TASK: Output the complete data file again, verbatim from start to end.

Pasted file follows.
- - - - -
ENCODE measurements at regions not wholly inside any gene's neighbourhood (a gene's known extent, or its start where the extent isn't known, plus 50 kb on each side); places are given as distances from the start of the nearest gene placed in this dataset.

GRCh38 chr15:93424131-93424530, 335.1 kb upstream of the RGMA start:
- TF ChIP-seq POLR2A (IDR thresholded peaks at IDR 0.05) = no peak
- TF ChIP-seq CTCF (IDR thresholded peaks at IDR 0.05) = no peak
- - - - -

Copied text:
ENCODE measurements at regions not wholly inside any gene's neighbourhood (a gene's known extent, or its start where the extent isn't known, plus 50 kb on each side); places are given as distances from the start of the nearest gene placed in this dataset.

GRCh38 chr15:93424131-93424530, 335.1 kb upstream of the RGMA start:
- TF ChIP-seq POLR2A (IDR thresholded peaks at IDR 0.05) = no peak
- TF ChIP-seq CTCF (IDR thresholded peaks at IDR 0.05) = no peak